What makes a Wagyu steak so desirable is the unbelievably prodigious marbling of fat that runs through it — often as much as 50 percent. Its resulting tenderness and richness, and the subtle — repeat — subtle flavor. When grinding a hamburger, you can put in as much fast as you like ... so there's no reason to pay a hundred bucks for a burger. A burger, presumably, already is about as tender as a piece of meat can be — and a taste as subtle as real Wagyu's would, in any case, be lost were you to do something so insensitive as bury it between two buns and slather it with ketchup.

Now, in fairness, the Broadmoor's Wagyu burgers don't cost anywhere near $100 — Bourdain was poking some trendy New York City spots frequented by "the cream of big-city douchedom."

And like I said, it was a damn tasty burger regardless of whether it might be the less than optimal use of precious meat as a burger vs. steak.

Onward, the evening finished with a fantastic Pinot Noir sorbet from Broadmoor pastry chef Remy Funfrock's recipe, constructed in this case by pastry tournant Michelle Vitera.

Topping my prior favorite wine-infused sorbet, a Holy Cross Abbey apple blossom wine construct, this sweetie was made with a Hungarian Pinot according to Summit sommelier Bucky Buckelew.

Vitera reduced the wine, then added orange peel, star anise and cinnamon, as well as Crème de cassis and 'Creme de Framboise' and blueberry and blackberry purée to the sugar. The result was super rich and slightly creamy, with more body and fruit depth than the average sorbet.

And lastly, the starring wines.

My first thought, scribbled on the top of that menu at some point during the meal: What doesn't Pinot Noir work with?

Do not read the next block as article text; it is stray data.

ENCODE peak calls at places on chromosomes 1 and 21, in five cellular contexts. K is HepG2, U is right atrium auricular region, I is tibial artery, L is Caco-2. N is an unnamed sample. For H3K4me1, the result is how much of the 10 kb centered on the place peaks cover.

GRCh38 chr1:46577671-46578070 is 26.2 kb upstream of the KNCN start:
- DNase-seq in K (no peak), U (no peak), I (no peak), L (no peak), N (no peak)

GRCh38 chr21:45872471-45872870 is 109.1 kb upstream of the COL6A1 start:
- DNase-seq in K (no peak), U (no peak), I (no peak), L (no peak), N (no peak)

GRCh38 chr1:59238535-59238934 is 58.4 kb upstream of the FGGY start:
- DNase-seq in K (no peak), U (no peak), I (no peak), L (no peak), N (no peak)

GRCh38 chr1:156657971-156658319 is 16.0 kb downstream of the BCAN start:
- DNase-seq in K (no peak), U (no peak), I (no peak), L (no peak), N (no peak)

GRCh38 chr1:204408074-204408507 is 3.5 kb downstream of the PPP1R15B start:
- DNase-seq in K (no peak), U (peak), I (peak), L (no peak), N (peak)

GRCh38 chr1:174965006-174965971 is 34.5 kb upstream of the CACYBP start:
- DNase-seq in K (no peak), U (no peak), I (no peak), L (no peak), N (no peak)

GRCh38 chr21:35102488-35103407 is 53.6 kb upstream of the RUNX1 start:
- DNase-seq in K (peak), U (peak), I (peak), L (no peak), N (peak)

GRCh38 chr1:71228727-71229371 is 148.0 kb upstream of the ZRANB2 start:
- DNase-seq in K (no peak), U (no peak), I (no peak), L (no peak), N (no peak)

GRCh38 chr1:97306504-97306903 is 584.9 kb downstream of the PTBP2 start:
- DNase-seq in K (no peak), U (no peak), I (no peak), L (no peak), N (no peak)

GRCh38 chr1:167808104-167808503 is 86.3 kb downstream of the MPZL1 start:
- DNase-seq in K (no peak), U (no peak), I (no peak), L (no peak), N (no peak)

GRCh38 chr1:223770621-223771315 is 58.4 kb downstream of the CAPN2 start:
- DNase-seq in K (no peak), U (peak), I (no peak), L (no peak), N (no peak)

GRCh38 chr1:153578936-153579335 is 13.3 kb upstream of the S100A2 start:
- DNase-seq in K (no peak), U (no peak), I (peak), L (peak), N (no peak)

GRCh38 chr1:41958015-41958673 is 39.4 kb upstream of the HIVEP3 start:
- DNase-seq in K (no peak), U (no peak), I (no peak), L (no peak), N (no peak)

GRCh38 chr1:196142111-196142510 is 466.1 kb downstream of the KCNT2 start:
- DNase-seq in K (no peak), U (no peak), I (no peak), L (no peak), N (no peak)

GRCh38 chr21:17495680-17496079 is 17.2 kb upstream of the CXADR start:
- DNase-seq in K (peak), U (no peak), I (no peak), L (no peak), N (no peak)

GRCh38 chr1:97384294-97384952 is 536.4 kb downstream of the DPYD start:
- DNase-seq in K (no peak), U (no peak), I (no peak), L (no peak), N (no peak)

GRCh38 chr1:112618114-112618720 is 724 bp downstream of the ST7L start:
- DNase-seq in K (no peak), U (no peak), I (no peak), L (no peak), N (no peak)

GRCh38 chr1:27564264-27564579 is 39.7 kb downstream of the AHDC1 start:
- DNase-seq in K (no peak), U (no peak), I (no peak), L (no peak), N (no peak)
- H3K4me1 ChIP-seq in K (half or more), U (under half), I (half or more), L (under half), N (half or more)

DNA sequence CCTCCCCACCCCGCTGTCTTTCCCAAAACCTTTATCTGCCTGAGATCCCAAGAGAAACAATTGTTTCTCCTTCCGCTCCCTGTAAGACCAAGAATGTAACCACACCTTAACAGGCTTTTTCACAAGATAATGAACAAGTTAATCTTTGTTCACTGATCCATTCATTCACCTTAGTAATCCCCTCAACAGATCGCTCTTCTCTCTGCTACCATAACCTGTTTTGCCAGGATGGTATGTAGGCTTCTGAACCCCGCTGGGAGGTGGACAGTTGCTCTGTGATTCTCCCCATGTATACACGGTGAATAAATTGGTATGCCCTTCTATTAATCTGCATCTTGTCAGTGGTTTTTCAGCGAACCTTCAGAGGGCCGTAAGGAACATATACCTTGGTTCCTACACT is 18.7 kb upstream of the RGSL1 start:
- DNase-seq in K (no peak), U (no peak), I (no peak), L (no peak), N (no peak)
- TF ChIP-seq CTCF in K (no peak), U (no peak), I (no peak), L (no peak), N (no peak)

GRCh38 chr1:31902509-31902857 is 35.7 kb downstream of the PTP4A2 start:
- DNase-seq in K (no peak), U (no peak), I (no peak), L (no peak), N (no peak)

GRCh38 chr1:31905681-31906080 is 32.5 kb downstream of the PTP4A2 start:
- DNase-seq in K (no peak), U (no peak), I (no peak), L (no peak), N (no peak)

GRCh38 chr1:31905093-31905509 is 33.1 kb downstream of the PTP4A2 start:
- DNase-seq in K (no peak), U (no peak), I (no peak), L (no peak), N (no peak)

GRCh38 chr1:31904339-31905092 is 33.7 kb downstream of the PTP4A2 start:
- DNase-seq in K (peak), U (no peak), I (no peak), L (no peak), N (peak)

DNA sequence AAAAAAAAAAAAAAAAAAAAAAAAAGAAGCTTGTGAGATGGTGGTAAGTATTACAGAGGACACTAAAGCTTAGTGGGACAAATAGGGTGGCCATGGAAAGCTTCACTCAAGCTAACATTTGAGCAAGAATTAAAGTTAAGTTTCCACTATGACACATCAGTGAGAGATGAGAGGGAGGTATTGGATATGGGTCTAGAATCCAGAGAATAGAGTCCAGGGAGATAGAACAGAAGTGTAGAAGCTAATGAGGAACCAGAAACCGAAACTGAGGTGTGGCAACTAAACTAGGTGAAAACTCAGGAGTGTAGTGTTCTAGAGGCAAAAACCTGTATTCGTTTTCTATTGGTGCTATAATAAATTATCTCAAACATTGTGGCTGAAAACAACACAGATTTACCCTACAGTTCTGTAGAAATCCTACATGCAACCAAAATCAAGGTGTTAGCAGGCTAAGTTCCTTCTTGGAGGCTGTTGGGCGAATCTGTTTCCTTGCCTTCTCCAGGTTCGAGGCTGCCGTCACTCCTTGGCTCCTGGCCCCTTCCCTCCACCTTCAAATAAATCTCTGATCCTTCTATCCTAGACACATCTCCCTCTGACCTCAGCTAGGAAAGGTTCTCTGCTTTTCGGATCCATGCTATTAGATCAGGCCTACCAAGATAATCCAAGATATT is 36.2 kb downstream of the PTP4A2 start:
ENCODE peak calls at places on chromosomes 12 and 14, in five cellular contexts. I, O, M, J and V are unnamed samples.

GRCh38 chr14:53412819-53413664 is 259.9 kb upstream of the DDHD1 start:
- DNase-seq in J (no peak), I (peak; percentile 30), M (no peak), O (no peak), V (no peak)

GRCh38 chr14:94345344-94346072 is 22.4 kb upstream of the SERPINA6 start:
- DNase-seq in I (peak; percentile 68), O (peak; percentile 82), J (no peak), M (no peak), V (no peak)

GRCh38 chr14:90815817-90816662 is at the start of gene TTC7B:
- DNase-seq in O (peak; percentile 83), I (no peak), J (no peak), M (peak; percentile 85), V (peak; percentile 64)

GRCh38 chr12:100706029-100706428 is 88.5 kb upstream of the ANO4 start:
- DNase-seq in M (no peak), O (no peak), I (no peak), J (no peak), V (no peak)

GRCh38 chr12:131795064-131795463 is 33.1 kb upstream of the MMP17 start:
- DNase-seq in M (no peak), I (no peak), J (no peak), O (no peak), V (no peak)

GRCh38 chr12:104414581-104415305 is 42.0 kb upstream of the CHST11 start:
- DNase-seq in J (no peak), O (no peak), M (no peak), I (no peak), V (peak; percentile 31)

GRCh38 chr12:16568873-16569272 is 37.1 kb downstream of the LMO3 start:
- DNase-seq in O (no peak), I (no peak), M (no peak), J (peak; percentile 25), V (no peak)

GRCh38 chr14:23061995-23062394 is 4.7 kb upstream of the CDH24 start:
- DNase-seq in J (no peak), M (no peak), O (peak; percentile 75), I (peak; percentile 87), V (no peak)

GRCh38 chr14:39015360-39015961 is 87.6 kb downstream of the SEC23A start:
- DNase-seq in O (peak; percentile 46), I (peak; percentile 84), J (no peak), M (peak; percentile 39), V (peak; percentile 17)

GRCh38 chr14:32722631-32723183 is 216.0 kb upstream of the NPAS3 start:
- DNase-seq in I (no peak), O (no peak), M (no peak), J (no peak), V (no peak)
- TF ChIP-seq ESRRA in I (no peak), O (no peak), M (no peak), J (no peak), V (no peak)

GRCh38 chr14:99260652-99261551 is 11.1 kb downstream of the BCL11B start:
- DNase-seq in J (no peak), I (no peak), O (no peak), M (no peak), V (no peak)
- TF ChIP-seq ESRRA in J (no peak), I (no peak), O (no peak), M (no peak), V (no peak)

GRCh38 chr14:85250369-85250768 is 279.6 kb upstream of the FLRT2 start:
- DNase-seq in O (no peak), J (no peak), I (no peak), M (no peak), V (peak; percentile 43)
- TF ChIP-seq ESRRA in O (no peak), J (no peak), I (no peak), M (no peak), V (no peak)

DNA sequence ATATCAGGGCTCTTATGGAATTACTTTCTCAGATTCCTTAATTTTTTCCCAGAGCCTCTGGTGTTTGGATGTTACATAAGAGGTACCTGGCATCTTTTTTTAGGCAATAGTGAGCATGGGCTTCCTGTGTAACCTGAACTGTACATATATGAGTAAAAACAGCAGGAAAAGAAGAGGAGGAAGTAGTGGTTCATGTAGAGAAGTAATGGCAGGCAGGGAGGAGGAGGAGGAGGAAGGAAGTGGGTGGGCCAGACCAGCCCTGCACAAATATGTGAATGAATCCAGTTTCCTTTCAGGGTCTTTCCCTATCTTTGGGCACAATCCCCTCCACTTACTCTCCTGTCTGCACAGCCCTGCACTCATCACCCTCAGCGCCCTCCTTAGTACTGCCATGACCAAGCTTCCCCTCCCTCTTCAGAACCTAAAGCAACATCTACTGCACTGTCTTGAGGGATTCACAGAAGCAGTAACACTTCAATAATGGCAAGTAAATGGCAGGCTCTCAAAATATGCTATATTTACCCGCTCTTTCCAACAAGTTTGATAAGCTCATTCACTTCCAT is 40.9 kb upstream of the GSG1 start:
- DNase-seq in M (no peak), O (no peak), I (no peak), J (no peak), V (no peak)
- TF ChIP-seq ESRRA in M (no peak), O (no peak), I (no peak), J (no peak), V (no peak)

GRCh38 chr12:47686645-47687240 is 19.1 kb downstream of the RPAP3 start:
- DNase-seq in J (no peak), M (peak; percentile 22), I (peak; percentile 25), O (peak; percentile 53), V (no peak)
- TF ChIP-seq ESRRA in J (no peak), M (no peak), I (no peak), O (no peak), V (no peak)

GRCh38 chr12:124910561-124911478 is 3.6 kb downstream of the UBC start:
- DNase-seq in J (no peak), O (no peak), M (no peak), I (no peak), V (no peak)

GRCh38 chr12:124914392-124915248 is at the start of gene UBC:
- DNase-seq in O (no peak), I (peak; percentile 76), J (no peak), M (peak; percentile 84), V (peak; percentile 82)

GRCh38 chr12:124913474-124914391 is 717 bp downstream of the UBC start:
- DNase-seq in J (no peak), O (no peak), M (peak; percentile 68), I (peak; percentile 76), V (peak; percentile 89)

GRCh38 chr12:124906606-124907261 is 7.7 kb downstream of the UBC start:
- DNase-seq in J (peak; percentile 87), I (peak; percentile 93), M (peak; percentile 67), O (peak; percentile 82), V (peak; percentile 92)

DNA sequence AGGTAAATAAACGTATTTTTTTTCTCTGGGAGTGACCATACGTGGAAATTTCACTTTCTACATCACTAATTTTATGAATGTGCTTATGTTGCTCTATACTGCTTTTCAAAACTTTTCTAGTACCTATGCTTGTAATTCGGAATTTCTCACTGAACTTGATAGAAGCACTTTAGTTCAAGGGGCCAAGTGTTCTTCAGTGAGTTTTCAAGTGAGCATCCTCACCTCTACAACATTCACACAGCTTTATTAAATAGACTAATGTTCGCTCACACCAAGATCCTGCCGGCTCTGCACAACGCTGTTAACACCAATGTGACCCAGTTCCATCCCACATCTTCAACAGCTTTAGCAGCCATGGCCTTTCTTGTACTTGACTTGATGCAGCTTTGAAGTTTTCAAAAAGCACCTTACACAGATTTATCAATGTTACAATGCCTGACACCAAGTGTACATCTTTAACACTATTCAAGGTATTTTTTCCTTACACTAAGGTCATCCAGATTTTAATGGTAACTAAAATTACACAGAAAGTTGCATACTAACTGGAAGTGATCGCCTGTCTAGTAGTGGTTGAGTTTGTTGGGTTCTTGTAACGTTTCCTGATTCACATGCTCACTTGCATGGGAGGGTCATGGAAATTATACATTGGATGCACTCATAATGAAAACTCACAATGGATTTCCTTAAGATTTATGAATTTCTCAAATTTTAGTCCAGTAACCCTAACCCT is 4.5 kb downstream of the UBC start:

The mightiest wine-infused sorbet I ever did see.

The varietal seems to pair with everything, from salty and smoky to buttery, meaty, and sweet. Perhaps only sour and spicy are missing from that list, as well as last night's meal.

Honestly, I wouldn't know where to begin weighing these Pinots against one another descriptively. Even side-by-side, sipping from one to another, our table struggled to characterize the subtle differences, none of us nearing sommelier status.

Velvety textures were omnipresent, with a general lightness and softness that never came close to overpowering any of the food pairings. Some fruit hints would show up in the nose and aftertaste, but none so strong that they became hugely defining characteristics, at least to me.

Many of us hung onto earlier courses' wine pairings to continue sampling them with later foods, and near meal's end, we shared an extra pour of the stupifyingly delicious Kosta Browne 2009 Gap's Crown Vineyard, Sonoma Pinot Noir.

Price doesn't always dictate the best wine, as we've all probably discovered, but in this case, it's hard to argue against this show-stopping $109 bottle of goodness (as compared to the others, that ranged from $39 to $53).

It's the single best wine I've sample since becoming enchanted by Continuum at a 2009 Summit dinner.

Now that even I am tired of listening to myself prattle on, I'll conclude with what you need to know about upcoming wine dinners at the Summit, should you be interested in attending.

On Sunday, Jan. 29, catch The Wines of Italy for $79 per person, featuring "lesser known wine regions."

And for an early Valentine's Day, attend a Champagne dinner on Sunday, Feb. 12 for $99 a head, if the bubbly stuff doesn't bludgeon your head as it does mine.